[Show abstract][Hide abstract] ABSTRACT: The “STRIDA” project monitors the occurrence and trends of new psychoactive substances (NPS; “Internet drugs/designer drugs/legal highs”) in Sweden, and collects information about their clinical symptoms, toxicity and associated health hazards. The initial results of the project documented a widespread use of many different NPS by mainly adolescents and young (age range 13–63 years, median 20), male (79%) adults, among cases of drug intoxications presenting at emergency departments and intensive care units across the country. The new substances were identified in samples of urine and blood by a multi-component LC-MS/MS method, and the severity of clinical symptoms were graded by the Poisoning Severity Score (PSS). Of the initial 189 samples submitted for laboratory investigation, 156 (83%) tested positive for at least one drug. Besides classical substances such as ethanol, cannabis and amphetamines, many NPS were detected comprising synthetic cannabinoid receptor agonists (“Spice”), piperazines, substituted phenethylamines, synthetic cathinones, hallucinogenic tryptamines, piperidines, opioid related substances, ketamine and related substances, and GABA analogues (in total more than 50 substances). About half of the cases were demonstrated to be multiple drug intoxications, sometimes making it hard to associate the clinical presentations with one specific substance. In conclusion, the STRIDA project has documented use of a broad variety of NPS among mainly young people all over Sweden.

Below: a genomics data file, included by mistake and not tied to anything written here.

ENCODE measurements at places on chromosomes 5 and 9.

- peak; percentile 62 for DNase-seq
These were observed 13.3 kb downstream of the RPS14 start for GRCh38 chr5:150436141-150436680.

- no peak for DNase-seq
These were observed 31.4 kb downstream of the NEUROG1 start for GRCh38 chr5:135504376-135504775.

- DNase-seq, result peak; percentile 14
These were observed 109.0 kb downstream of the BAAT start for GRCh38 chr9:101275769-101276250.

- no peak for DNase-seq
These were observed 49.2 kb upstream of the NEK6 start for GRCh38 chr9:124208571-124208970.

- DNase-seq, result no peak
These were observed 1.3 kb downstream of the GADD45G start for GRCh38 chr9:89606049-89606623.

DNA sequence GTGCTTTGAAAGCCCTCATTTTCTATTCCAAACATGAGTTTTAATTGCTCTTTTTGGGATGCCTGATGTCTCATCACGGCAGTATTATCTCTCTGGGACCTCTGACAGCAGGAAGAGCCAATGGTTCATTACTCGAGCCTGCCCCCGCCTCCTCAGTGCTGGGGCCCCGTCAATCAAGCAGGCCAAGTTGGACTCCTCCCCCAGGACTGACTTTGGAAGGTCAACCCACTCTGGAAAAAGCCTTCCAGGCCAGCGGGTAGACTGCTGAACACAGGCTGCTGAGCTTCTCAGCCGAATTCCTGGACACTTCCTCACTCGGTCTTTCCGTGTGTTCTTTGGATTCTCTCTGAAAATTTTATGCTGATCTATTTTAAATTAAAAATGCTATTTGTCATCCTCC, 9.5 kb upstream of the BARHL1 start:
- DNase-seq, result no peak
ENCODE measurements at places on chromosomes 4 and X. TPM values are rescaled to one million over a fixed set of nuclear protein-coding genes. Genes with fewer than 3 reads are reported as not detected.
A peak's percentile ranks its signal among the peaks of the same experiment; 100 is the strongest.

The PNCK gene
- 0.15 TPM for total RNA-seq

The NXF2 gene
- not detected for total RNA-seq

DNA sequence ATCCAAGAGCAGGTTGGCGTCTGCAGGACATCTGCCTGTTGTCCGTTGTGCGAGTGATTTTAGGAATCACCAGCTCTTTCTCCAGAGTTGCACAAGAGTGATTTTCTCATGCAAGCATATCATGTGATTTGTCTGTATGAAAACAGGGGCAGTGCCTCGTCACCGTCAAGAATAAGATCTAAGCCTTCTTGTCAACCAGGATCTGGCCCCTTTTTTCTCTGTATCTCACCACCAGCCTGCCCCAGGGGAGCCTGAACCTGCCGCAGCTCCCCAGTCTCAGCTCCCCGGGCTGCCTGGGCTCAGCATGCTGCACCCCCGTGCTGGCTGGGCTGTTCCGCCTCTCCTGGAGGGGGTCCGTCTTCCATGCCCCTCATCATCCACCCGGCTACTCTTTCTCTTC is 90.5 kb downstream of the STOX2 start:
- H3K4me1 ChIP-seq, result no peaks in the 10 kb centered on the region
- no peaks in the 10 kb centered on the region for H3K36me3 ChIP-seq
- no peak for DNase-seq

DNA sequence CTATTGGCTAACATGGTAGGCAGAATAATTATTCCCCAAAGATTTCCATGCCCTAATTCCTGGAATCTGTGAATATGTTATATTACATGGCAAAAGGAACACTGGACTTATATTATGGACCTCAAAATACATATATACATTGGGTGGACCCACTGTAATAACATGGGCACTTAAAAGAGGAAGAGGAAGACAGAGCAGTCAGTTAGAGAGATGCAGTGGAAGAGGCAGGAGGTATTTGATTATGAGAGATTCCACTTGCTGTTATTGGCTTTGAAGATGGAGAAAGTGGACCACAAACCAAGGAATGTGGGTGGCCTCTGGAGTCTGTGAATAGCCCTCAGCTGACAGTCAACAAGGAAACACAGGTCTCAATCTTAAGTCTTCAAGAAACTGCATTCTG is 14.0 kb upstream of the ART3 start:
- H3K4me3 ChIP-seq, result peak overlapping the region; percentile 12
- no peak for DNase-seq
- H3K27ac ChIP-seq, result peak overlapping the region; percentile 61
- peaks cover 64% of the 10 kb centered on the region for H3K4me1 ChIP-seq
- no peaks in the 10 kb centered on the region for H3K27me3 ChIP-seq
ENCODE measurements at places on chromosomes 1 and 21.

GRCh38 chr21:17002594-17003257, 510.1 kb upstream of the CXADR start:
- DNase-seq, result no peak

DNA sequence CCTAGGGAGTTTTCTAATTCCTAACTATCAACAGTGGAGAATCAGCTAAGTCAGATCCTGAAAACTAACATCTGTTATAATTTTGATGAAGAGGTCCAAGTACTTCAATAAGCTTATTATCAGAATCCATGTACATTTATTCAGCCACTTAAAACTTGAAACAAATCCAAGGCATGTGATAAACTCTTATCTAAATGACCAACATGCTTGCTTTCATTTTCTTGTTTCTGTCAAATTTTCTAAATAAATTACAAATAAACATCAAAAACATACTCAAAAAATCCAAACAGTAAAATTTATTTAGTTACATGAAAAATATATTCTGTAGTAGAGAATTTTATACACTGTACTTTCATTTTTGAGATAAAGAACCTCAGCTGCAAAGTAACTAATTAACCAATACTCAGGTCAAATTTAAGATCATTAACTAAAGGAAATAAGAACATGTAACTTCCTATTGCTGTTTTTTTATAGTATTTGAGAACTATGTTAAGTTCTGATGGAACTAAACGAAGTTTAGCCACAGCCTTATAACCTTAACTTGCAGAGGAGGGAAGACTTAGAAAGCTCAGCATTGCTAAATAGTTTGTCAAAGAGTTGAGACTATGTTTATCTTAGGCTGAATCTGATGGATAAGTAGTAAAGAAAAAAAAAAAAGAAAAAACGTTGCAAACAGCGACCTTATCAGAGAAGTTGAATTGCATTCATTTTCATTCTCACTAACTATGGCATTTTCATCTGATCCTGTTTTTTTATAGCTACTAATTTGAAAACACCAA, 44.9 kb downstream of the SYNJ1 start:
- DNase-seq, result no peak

Forensic science international 10/2014; · 2.10 Impact Factor
[Show abstract][Hide abstract] ABSTRACT: Introduction
The oral direct thrombin inhibitor dabigatran is increasingly used to prevent thromboembolic stroke in patients with atrial fibrillation (AF). Routine laboratory monitoring is currently not recommended, but measurements of dabigatran and/or its effect are desirable in certain situations. We studied dabigatran exposure and compared different tests for monitoring of dabigatran in a real-life cohort of AF patients.
Material and methods
Ninety AF patients (68 ± 9 years, 67% men, mean CHADS2 score 1.5) were treated with dabigatran 150 (n = 73) or 110 mg BID (n = 17). Trough plasma concentrations of total and free dabigatran by liquid chromatography-tandem mass-spectrometry (LC-MS/MS) were compared to indirect measurements by Hemoclot thrombin inhibitors (HTI) and Ecarin clotting assay (ECA), as well as PT-INR and aPTT.
Total plasma dabigatran varied 20-fold (12–237 ng/mL with 150 mg BID) and correlated well with free dabigatran (r2 = 0.93). There were strong correlations between LC-MS/MS and HTI or ECA (p < 0.001) but these assays were less accurate with dabigatran below 50 ng/mL. The aPTT assay was not dependable and PT-INR not useful at all. There were weak correlations between creatinine clearance (Cockcroft-Gault) and LC-MS/MS, HTI and ECA (p < 0.001 for all). A high body weight with normal kidney function was associated with low dabigatran levels.
HTI and ECA reflect the intensity of dabigatran anticoagulation, but LC-MS/MS is required to quantify low levels or infer absence of dabigatran. Most real life patients with a normal creatinine clearance had low dabigatran levels suggesting a low risk of bleeding but possibly limited protection against stroke.